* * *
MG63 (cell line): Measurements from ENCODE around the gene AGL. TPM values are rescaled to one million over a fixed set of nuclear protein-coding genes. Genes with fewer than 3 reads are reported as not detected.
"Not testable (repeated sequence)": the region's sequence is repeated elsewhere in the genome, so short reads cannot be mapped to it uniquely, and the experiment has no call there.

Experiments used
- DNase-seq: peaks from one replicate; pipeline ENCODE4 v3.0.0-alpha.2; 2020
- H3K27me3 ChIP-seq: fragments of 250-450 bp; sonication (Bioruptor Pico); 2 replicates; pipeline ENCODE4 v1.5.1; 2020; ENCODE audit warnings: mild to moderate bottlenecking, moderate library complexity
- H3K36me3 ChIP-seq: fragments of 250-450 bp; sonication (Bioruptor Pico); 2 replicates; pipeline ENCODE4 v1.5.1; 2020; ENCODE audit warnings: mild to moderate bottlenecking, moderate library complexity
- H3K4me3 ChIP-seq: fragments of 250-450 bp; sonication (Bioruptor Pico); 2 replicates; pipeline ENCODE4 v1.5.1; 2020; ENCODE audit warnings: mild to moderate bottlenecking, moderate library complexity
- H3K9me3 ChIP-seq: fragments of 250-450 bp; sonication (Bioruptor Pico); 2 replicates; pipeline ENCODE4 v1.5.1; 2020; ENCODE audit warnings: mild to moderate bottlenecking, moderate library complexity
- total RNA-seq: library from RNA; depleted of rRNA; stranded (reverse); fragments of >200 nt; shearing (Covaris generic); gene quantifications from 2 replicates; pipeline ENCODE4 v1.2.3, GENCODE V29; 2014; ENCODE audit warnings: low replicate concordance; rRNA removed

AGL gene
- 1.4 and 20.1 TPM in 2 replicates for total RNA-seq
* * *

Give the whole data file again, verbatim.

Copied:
MG63 (cell line): Measurements from ENCODE around the gene AGL. TPM values are rescaled to one million over a fixed set of nuclear protein-coding genes. Genes with fewer than 3 reads are reported as not detected.
"Not testable (repeated sequence)": the region's sequence is repeated elsewhere in the genome, so short reads cannot be mapped to it uniquely, and the experiment has no call there.

Experiments used
- DNase-seq: peaks from one replicate; pipeline ENCODE4 v3.0.0-alpha.2; 2020
- H3K27me3 ChIP-seq: fragments of 250-450 bp; sonication (Bioruptor Pico); 2 replicates; pipeline ENCODE4 v1.5.1; 2020; ENCODE audit warnings: mild to moderate bottlenecking, moderate library complexity
- H3K36me3 ChIP-seq: fragments of 250-450 bp; sonication (Bioruptor Pico); 2 replicates; pipeline ENCODE4 v1.5.1; 2020; ENCODE audit warnings: mild to moderate bottlenecking, moderate library complexity
- H3K4me3 ChIP-seq: fragments of 250-450 bp; sonication (Bioruptor Pico); 2 replicates; pipeline ENCODE4 v1.5.1; 2020; ENCODE audit warnings: mild to moderate bottlenecking, moderate library complexity
- H3K9me3 ChIP-seq: fragments of 250-450 bp; sonication (Bioruptor Pico); 2 replicates; pipeline ENCODE4 v1.5.1; 2020; ENCODE audit warnings: mild to moderate bottlenecking, moderate library complexity
- total RNA-seq: library from RNA; depleted of rRNA; stranded (reverse); fragments of >200 nt; shearing (Covaris generic); gene quantifications from 2 replicates; pipeline ENCODE4 v1.2.3, GENCODE V29; 2014; ENCODE audit warnings: low replicate concordance; rRNA removed

AGL gene
- 1.4 and 20.1 TPM in 2 replicates for total RNA-seq